Thought on the public funding of science

Simple truth of the recentEbola hysteria and the ensuing media coverage of scientists working on hemorrhagic viruses. Approximately 85% of bioscience now wishing ill on a whole lot of people so as to draw attention to their scientific domain.

8 responses so far

  • kevin. says:

    "Our research will help us to understand how neural circuits transmit pain signals caused by antibiotic-resistant bacterial sepsis."

  • becca says:

    Kevin, if you think antibiotic-resistant bacterial sepsis is up there with Ebola for ways-to-get-the-actual-public-motivated, I have REALLY bad news for you...

  • But how would we get additional BUNNY HOPPING funding with this strategy?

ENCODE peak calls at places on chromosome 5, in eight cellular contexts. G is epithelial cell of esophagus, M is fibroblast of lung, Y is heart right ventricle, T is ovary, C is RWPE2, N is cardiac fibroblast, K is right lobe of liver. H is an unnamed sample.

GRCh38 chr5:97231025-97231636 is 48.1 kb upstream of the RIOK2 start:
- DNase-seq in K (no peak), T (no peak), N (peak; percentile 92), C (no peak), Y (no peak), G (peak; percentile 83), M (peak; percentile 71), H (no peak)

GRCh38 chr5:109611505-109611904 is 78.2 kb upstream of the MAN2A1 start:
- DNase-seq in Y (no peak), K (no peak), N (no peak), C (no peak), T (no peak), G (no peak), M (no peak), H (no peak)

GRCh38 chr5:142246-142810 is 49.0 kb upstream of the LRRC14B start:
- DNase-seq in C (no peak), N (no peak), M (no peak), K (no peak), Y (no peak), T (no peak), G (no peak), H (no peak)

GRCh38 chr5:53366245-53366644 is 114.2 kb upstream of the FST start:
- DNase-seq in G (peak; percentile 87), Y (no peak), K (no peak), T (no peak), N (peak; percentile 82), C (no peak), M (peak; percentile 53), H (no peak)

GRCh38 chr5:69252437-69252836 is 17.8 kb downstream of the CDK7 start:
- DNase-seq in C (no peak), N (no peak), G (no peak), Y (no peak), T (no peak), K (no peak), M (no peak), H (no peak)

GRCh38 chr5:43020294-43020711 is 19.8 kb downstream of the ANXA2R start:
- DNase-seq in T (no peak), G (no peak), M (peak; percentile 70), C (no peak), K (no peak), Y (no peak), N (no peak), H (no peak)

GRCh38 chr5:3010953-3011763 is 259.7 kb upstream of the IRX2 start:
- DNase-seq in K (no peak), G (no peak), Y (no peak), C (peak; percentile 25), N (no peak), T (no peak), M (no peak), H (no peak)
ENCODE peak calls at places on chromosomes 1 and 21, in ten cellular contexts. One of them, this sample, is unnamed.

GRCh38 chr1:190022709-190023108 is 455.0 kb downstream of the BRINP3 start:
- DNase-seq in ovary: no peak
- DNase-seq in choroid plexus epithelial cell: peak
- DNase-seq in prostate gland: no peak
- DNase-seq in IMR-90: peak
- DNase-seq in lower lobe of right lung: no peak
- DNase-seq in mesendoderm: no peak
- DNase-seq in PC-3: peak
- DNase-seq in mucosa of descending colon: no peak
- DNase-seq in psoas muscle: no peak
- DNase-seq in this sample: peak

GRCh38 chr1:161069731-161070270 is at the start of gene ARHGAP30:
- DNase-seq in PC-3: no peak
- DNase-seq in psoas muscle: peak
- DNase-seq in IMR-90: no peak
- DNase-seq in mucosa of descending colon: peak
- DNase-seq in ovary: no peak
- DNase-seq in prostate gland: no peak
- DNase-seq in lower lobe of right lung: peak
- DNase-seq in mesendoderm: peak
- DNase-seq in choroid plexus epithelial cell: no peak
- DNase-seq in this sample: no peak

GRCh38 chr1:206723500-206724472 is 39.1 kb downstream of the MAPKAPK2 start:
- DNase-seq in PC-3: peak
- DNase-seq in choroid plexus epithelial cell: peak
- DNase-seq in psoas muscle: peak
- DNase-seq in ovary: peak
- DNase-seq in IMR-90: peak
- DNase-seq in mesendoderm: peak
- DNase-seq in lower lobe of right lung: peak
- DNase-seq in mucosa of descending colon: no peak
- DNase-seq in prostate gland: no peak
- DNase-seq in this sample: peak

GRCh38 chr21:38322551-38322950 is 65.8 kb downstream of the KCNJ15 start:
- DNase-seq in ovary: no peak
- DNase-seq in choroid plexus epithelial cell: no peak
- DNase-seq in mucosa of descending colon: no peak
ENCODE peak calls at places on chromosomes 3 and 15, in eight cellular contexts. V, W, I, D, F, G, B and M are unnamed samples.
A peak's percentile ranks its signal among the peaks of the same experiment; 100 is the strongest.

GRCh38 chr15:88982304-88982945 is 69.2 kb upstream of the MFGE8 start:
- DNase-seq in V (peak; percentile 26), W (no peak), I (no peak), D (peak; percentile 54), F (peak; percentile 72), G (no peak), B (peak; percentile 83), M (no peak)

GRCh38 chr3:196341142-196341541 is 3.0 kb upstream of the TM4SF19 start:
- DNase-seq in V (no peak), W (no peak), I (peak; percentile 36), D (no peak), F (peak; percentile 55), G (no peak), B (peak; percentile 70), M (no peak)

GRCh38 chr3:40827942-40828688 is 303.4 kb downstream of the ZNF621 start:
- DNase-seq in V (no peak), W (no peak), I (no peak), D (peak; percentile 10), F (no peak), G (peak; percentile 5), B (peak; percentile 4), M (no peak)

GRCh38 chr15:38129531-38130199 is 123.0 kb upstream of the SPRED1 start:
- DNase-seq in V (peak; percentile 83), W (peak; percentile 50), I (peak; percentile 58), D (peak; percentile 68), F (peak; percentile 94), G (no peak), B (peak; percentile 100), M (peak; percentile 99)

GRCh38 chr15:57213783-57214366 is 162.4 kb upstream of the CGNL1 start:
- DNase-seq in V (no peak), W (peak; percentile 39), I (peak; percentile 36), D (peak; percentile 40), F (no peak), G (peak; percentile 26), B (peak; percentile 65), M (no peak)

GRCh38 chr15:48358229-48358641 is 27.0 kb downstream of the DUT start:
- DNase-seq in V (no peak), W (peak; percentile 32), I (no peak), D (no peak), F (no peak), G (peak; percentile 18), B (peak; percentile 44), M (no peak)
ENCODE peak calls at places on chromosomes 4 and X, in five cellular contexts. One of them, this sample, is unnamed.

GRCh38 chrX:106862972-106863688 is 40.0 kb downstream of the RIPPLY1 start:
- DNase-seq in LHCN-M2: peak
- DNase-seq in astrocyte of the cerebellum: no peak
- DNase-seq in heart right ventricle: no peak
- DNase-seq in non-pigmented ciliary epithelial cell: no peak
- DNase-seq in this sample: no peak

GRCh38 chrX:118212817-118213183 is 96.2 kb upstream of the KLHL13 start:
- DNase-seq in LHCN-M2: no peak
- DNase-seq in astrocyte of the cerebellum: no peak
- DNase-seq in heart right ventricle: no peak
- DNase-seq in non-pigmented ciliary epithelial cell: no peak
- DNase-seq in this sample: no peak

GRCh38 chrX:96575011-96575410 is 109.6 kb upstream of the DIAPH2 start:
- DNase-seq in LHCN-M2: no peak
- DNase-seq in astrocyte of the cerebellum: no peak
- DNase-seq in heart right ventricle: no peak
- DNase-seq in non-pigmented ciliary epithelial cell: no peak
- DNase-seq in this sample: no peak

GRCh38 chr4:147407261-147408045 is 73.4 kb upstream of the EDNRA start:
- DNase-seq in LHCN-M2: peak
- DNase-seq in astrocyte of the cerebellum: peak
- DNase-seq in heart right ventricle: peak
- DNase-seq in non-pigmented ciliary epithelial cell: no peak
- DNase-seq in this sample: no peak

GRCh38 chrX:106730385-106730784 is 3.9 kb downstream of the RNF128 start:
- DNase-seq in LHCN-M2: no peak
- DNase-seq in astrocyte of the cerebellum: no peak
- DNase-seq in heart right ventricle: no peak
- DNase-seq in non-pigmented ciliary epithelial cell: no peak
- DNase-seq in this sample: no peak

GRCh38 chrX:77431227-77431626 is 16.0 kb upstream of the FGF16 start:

Killer bunnies?

  • drugmonkey says:

    Indeed. Bunnicula. Were-Rabbits. That sort of thing.

  • kevin. says:

    becca, talk to me again in 20 years when vancomycin doesn't work anymore.

  • Alex says:

    It's no ordinary rabbit. It's got sharp pointy teeth!

  • @kevin
    It's not that antibiotic resistance isn't *important* -- I'd agree that it has the potential to kill orders of magnitude more people than Ebola, MERS, and so on. But viral epidemics are just so dramatic and capture the public's interest. How many movies have been made about epidemics of killer viruses? Has there even been one about antibiotic resistance?

  • Joe says:

    Similar to the ALS challenge, wishing people were pouring buckets of water over their heads and giving to my research area.
    The recent interest in Ebola would not be enough incentive to work on it. The regulations, paperwork, and site visits involved in BSL-3 work would be bad enough. If you worked on a BSL-4 agent, the regulatory burden would be crushing.

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